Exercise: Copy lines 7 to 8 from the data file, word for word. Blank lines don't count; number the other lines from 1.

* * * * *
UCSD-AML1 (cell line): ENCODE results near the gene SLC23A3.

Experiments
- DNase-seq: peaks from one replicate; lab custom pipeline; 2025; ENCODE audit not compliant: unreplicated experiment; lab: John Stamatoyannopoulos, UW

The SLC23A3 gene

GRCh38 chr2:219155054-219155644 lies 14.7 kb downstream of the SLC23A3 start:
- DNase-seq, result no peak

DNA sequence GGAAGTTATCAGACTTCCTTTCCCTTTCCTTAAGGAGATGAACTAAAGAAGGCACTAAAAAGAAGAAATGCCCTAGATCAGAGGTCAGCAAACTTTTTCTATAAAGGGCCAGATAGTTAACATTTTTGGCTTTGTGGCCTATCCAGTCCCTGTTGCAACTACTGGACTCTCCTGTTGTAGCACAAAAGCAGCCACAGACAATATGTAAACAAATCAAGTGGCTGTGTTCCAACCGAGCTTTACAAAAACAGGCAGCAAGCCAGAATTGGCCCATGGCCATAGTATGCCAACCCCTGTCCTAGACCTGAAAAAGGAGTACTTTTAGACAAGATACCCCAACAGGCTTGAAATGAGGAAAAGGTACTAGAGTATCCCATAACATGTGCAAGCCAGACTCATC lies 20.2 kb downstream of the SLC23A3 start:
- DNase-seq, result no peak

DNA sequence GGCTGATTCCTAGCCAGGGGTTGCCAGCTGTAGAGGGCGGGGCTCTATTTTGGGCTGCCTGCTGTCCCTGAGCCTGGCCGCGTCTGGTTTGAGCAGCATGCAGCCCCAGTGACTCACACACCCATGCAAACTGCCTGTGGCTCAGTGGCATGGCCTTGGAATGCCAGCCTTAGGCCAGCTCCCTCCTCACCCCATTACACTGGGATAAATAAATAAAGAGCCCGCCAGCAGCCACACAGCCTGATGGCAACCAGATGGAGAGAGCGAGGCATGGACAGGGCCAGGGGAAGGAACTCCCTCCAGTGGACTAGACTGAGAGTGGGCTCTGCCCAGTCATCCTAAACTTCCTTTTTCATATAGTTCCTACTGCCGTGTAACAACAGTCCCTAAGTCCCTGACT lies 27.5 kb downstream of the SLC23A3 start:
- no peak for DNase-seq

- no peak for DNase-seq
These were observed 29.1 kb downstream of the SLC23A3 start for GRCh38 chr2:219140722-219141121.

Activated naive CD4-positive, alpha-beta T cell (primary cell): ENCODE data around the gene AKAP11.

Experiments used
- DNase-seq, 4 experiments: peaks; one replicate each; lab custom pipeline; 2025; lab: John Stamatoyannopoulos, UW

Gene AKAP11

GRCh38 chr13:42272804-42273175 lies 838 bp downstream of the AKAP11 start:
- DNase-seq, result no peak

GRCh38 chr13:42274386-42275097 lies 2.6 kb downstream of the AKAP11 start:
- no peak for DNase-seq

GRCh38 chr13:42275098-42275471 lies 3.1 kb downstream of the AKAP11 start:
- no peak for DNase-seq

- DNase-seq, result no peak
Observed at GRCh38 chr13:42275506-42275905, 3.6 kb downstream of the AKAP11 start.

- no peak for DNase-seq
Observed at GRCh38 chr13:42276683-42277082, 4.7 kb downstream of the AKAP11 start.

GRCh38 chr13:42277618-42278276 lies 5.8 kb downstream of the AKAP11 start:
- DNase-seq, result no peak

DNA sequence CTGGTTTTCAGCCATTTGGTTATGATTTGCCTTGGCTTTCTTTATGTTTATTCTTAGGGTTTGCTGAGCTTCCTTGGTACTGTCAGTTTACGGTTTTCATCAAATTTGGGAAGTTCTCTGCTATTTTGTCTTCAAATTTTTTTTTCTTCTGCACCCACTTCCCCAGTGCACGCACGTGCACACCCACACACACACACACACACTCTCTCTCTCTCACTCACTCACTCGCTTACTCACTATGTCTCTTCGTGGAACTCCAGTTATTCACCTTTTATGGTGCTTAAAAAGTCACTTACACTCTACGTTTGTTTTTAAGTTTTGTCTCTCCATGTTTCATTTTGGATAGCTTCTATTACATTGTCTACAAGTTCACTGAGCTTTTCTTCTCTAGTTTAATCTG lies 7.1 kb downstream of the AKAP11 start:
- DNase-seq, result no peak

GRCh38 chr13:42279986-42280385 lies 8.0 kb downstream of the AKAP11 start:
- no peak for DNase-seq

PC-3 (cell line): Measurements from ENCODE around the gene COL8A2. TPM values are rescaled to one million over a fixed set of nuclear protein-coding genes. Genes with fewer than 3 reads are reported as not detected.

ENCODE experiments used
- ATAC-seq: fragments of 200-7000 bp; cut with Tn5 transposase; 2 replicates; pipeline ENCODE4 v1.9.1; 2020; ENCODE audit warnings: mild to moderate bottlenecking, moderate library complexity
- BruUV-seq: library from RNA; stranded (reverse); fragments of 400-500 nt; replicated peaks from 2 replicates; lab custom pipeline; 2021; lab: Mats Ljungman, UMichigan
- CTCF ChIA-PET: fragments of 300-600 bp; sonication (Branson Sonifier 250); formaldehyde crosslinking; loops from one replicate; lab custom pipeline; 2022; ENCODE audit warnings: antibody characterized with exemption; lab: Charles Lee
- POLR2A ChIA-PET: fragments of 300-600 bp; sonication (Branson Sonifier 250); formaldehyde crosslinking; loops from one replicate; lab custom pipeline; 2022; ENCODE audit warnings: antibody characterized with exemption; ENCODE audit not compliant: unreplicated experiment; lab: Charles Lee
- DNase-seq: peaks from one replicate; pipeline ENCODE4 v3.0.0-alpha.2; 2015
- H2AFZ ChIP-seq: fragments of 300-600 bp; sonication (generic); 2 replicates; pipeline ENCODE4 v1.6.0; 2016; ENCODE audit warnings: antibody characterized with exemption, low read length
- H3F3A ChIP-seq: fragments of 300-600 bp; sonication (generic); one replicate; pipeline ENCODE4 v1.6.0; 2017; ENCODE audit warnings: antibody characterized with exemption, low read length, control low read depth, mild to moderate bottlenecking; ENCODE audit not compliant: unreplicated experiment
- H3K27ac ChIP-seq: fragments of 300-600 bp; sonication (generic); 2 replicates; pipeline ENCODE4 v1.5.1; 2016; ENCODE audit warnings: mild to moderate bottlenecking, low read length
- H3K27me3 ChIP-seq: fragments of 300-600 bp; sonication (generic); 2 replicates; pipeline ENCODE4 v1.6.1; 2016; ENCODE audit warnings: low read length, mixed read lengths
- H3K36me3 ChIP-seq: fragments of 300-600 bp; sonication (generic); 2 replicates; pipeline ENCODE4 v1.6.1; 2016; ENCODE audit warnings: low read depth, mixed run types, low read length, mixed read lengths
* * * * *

DNA sequence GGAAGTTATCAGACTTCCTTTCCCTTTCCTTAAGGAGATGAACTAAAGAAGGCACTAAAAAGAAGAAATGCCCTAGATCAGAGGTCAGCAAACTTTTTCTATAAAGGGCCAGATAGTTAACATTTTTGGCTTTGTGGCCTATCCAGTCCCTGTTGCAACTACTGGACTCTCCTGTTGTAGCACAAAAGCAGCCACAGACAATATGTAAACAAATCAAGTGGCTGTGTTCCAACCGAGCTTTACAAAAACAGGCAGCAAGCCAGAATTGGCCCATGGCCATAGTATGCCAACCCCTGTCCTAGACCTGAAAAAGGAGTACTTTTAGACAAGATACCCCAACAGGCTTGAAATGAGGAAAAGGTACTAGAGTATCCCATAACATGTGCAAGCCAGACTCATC lies 20.2 kb downstream of the SLC23A3 start:
- DNase-seq, result no peak